Apple has updated its Labor and Human Rights page to detailing its efforts to curtail excessive work weeks in its suppliers factories, like Foxconn in China.

The updates include the fact that they are now tracking over 900k workers — up from 800K in August and 500K in January — to gather the data. Apple’s 60-hour work week compliance rate was down nearly 10% from August’s high of 97% to 88% in September. Apple requires that workers never work more than 60 hours in a week, which is in line with Chinese labor law.

However, a new note has been added to the page text that seeks to explain the drop:

In limited peak periods, we allow work beyond the 60 hour limit for those employees that volunteer to do so.

This ‘peak’ production period would no doubt include the iPhone 5, iPod touch models and two new iPads including the iPad mini.

 Apple supplier’s 60 hour week compliance down from 97% to 88% in Sept. due to product launches

Despite the drop, which is unfortunate, Apple remains one of the only major tech companies to maintain this kind of transparency about its supplier’s working conditions.

Apple Supplier Responsibility History

Apple factories in China came under scrutiny after a set of articles in The New York Times, including How the U.S. Lost Out on iPhone Work and In China, Human Costs Are Built Into an iPad. Joel Johnson’s 1 Million Workers. 90 Million iPhones. 17 Suicides. Who’s to Blame? article in Wired was also cited by many.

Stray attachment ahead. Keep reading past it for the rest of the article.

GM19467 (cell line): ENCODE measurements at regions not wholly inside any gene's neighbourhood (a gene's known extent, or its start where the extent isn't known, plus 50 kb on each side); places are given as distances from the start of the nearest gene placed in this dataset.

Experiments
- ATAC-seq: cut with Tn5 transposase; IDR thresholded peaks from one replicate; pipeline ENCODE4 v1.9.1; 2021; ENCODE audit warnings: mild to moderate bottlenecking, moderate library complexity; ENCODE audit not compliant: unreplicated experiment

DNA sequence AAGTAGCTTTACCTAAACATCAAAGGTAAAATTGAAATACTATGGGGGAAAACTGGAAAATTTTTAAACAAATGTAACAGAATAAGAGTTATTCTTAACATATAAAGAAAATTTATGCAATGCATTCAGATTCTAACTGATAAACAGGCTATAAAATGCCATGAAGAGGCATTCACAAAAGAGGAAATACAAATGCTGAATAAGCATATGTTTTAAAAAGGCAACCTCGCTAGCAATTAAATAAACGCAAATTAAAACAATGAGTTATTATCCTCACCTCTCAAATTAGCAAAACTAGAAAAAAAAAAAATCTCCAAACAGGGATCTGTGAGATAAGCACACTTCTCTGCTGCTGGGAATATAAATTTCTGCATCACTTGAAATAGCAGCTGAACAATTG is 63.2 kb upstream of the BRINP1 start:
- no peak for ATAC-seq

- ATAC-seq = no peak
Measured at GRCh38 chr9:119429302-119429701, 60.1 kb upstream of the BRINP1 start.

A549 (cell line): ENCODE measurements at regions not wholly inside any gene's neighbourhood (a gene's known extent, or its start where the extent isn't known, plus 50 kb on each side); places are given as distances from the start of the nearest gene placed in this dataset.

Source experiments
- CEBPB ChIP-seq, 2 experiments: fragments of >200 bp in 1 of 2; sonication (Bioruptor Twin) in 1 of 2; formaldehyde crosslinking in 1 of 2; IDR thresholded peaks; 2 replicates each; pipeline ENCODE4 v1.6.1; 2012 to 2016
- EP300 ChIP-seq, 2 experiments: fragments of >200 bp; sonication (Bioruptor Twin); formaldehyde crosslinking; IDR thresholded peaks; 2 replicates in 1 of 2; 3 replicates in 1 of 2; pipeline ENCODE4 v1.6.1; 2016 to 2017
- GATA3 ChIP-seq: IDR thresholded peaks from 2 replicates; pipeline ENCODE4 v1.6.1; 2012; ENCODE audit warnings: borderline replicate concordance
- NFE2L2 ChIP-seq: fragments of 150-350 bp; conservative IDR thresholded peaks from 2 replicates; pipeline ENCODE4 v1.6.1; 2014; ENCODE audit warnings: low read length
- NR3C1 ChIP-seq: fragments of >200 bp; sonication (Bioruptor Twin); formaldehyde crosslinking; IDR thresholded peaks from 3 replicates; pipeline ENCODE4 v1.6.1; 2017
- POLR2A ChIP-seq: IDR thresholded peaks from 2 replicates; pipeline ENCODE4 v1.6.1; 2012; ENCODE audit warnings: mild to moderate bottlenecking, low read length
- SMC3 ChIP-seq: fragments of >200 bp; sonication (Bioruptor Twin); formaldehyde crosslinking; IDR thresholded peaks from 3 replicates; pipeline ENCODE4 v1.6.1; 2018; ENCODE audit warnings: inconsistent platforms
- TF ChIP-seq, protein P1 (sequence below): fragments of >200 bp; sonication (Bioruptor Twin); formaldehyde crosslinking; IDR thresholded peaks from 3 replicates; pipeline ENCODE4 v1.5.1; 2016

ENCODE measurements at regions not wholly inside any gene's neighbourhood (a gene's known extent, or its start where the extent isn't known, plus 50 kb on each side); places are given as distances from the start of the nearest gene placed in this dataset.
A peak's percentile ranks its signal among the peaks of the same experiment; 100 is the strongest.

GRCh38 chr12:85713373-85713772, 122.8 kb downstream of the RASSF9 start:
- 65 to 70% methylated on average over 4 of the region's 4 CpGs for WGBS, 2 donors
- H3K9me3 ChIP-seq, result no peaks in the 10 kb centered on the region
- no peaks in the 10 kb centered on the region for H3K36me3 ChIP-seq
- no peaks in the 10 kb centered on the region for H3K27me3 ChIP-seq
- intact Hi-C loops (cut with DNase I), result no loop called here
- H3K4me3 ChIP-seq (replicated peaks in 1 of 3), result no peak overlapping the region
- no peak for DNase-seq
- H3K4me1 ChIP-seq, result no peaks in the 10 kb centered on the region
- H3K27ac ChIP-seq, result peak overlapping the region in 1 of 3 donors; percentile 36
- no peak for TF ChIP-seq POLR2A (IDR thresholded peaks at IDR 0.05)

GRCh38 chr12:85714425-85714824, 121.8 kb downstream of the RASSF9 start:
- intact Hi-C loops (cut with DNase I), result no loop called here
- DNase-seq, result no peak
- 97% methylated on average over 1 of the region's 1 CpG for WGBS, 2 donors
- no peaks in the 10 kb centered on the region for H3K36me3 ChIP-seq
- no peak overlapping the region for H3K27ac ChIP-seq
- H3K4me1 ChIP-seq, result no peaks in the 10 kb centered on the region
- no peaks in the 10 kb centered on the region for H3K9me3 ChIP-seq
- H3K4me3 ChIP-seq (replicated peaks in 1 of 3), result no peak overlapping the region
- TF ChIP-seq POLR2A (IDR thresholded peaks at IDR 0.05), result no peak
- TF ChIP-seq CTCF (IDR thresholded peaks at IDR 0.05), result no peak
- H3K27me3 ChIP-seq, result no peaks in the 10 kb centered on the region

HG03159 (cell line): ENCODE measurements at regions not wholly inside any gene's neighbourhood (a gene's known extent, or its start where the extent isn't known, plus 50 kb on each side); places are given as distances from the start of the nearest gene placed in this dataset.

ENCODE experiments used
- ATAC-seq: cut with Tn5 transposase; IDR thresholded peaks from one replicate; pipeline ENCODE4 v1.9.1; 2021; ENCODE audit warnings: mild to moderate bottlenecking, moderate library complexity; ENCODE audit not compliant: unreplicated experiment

In January 13 of this year, Apple became the first technology company to join the Fair Labor Association, signing an agreement to let the FLA independently assess the quality of Apple’s supply chain. A report from the FLA in August noted that 284 items on its recommended changes list had been complied with and that some 76 remained.

This followed the launch of its new Supplier Responsibility website, which included a list of its official suppliers, the first time the company had ever publicly disclosed them.

At a conference in February, Apple CEO Tim Cook said that “No one is doing more to improve working conditions in China than Apple,” indicating that the company knew it should be doing more.

Apple’s supplier responsibility page tracks subjects related to the company’s supply chain like labor and human rightsworker health and safetyenvironmental impact and general ethics.

Image Credit: Apple